Currently Reading:

Desert Solitaire
by Edward Abbey

Sacred Economics

Sacred Economics

Charles Eisenstein

The first thing I’ll say about Sacred Economics is that I completely agree with the spirit of it. What Eisenstein advocates is essentially a transition from a debt-based economy to a gift-based economy. Through tools like time-depreciated currency and negative interest rates, he hopes to reduce incentives for hoarding wealth, and increase incentives for circulating it. His monetary goal is to change money from something that demarcates units of debt, and to change it into something representing units of things that have intrinsic worth – gratitude, time, natural resources, things that Eisenstein considers in the realm of the “sacred”. He rightly recognizes that an economy based on a requirement of infinite growth can’t last. Modern economic indicators are almost entirely growth-based: when the economy is “flat” or contracts, economists and politicians go nuts. But growth isn’t always a good thing, and in many cases contraction is to our benefit. His lawn mower example illustrates this nicely:

There are about twenty houses on my block. We all have yards, and we all have lawn mowers. We each mow our yard maybe once every two weeks on average; some more, some less. So that’s twenty lawn mowers, each getting used about two hours a month. The rest of the time, they sit idle. Suppose we each had spent $500 on our lawn mower. That’s $10,000 we’ve put into the GDP.

But what if instead of buying twenty mowers, all twenty houses got together, and purchased two really nice lawn mowers – say, at $1,000 each. We can each still spend two hours a month mowing our lawn, but with a much nicer mower. Sure, we have to work out a schedule, which means meeting our neighbors and working with them, probably mediating disputes as they come up. What we end up with is a tighter community, a better lawn mower to use, and we’ve saved $400 per household. That should be a good thing, but from the point of view of traditional economic metrics, it’s a bad thing – we’ve decreased GDP by $8,000. We’ve improved our quality of life, we all profit by sharing, and with the money we’ve saved, we can retire that much earlier or work that much less, but we’ve hurt the mystical entity known as The Economy, and set the experts chattering about “consumer confidence” and other such nonsense.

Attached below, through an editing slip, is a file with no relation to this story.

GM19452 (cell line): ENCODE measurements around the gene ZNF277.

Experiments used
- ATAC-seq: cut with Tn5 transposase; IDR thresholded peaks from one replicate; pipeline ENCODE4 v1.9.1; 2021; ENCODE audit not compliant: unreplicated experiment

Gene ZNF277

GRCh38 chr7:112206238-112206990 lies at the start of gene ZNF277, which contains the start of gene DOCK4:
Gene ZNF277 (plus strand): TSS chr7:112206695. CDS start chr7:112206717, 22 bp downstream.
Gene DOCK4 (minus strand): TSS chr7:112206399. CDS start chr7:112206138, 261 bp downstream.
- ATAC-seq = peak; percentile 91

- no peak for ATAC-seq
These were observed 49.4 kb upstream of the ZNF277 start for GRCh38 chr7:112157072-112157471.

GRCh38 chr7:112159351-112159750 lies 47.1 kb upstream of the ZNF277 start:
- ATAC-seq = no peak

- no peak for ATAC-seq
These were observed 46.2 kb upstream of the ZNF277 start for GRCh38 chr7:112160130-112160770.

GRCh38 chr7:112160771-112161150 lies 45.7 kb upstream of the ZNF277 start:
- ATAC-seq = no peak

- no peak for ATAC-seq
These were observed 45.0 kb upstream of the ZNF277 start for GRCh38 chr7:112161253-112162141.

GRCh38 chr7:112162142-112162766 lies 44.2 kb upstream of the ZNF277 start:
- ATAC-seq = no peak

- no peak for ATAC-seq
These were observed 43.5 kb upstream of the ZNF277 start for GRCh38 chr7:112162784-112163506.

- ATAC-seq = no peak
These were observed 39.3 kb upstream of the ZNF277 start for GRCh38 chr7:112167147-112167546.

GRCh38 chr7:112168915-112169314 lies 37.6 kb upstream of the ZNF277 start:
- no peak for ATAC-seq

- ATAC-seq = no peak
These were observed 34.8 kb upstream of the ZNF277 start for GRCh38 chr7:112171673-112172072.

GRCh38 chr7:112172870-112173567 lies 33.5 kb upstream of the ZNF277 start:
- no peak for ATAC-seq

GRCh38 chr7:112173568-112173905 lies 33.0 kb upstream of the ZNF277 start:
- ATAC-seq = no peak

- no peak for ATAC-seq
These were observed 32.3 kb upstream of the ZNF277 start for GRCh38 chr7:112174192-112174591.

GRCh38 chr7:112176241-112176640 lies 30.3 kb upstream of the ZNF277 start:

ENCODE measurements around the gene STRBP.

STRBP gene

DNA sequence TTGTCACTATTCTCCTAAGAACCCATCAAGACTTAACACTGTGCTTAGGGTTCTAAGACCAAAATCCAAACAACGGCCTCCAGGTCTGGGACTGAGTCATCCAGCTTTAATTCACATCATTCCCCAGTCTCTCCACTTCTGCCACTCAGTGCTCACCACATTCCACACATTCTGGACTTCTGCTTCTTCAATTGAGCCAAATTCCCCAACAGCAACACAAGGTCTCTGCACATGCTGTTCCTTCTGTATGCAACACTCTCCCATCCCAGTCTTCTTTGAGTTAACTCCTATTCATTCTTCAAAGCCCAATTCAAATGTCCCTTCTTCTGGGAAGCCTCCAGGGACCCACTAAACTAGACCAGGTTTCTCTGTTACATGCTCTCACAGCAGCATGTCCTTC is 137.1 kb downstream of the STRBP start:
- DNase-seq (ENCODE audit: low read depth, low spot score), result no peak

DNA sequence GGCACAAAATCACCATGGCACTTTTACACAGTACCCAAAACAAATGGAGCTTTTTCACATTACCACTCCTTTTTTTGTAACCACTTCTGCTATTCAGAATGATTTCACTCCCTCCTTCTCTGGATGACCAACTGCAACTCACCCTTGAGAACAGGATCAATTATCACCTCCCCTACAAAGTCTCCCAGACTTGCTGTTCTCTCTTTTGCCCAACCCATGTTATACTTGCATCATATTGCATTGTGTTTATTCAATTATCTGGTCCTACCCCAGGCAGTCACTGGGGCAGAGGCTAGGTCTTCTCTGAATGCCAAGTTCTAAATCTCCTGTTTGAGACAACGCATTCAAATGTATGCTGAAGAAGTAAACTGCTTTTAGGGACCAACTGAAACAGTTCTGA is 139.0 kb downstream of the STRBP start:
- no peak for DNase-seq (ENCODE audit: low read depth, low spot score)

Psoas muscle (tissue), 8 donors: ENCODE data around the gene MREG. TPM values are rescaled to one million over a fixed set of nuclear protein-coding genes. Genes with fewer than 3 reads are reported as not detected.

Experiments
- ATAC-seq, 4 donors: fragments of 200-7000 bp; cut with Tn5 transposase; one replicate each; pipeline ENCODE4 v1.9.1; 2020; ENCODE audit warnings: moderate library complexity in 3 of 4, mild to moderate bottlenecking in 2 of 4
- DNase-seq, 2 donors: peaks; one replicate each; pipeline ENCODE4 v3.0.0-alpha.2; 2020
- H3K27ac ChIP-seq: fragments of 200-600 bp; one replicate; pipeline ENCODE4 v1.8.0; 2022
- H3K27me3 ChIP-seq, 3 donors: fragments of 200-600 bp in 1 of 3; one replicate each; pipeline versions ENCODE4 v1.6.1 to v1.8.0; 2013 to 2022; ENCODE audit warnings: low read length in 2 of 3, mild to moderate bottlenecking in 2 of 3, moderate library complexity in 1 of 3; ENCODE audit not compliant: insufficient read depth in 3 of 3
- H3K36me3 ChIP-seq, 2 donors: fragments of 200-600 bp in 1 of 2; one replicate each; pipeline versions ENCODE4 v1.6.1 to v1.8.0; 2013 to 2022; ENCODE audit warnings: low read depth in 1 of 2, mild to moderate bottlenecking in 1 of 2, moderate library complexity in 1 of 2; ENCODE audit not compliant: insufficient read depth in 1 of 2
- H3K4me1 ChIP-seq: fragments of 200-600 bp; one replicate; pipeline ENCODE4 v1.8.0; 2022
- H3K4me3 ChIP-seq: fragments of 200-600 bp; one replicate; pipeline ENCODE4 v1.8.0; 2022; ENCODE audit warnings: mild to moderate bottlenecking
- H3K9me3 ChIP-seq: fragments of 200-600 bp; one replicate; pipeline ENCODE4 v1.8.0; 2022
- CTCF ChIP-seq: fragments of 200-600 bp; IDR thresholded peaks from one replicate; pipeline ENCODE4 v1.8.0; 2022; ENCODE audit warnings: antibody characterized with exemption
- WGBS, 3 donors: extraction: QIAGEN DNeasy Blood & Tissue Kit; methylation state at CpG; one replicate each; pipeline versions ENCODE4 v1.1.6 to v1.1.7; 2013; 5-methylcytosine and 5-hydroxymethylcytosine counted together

And that’s really the central flaw in modern economics: when we assume that perpetual growth is possible and even desirable, we stop caring how people are living as long as the NASDAQ ticker keeps rising. We devalue things that have real value – spending quality time with people about whom we care – in favor of larger and larger numbers. And we over-consume resources and over-create waste in the process, because we treat people as if they exist to serve The Economy, instead of demanding that the economy serve the people.